The Israeli entry for next year’s Best Foreign Language Oscar is a challenging, frustrating examination of the politics of marriage on both sides of an Orthodox Hassidic community in Tel Aviv. 18-year-old Shira (Hadas Yaron) is the youngest daughter in a fastidiously religious family, still reeling from the death of her older sister during childbirth, when her insistent mother suggests that she marry her sister’s widowed husband. Torn between her personal happiness – for she had previously been enjoying the attention of another suitor – and the duty to her family, Shira is forced to decide which is more important.
To outside viewers, the cultural importance of the film’s proposed wedding ceremony will be startling, even shocking. If nothing else, director Rama Burshtein immerses us fully in this world – with sumptuous lensing from Asaf Sudri – getting at the inherent awkwardness and potential unhappiness of arranged marriage, even if it proves this to a painstaking, exhausting degree for a film running in at a mere 90 minutes. Burhstein’s approach is entirely one-note, bashing the viewer over the head with a repetitive carousel of moral stances – specifically that “it’s the right thing to do” – and situations, suggesting, in fact, that a scathing satire of this community’s impenetrable values might have made for a more compelling, malleable and original film.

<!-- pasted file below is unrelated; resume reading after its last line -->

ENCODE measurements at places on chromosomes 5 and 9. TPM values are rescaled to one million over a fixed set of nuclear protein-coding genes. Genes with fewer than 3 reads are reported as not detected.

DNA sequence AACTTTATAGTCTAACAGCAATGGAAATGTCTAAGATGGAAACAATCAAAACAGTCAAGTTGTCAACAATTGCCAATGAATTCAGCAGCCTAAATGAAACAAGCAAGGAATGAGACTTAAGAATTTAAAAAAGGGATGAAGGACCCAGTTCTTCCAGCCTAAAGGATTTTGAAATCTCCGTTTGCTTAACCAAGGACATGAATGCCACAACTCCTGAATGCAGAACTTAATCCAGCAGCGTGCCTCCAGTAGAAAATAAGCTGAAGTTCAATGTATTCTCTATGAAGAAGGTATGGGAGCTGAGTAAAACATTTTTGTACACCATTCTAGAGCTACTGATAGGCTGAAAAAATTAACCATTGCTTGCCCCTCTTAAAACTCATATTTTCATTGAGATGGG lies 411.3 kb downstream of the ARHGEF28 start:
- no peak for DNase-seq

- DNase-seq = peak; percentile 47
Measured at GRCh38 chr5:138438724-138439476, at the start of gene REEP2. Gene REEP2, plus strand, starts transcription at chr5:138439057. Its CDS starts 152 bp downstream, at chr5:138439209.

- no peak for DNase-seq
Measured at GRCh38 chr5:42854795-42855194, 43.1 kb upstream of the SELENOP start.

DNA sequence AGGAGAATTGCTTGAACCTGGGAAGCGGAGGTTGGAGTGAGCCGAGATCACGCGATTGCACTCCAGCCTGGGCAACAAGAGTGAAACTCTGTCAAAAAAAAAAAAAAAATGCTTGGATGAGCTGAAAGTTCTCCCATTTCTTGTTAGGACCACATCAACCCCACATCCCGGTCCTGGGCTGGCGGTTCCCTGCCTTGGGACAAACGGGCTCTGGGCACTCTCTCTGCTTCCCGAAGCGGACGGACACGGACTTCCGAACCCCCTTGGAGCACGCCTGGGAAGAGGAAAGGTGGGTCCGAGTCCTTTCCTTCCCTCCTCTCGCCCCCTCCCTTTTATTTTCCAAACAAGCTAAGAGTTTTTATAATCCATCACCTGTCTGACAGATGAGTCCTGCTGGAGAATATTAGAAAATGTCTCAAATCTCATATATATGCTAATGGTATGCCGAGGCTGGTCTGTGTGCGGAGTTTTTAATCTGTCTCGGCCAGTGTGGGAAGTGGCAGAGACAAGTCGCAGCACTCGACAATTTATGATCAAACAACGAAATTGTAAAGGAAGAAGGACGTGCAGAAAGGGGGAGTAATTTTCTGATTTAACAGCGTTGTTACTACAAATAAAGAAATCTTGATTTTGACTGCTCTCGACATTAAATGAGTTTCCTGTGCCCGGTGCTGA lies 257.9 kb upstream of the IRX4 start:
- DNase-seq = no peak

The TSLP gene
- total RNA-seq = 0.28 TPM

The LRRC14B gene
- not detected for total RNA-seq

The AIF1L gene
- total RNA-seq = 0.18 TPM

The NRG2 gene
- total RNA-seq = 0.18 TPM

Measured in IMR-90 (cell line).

It navigates a tough dilemma of duty in the already fraught emotional minefield, and its occasional successes can be largely attributed to Hadas Yaron’s thoroughly believable performance; a warm, beautiful screen presence, who in the film’s haunting final scene is chillingly effective, despite the limitations of the script. Ultimately, though, it’s a dreary, tiresome dirge about passion and dis-passion, if memorably performed by impressive lead Hadas Yaron.
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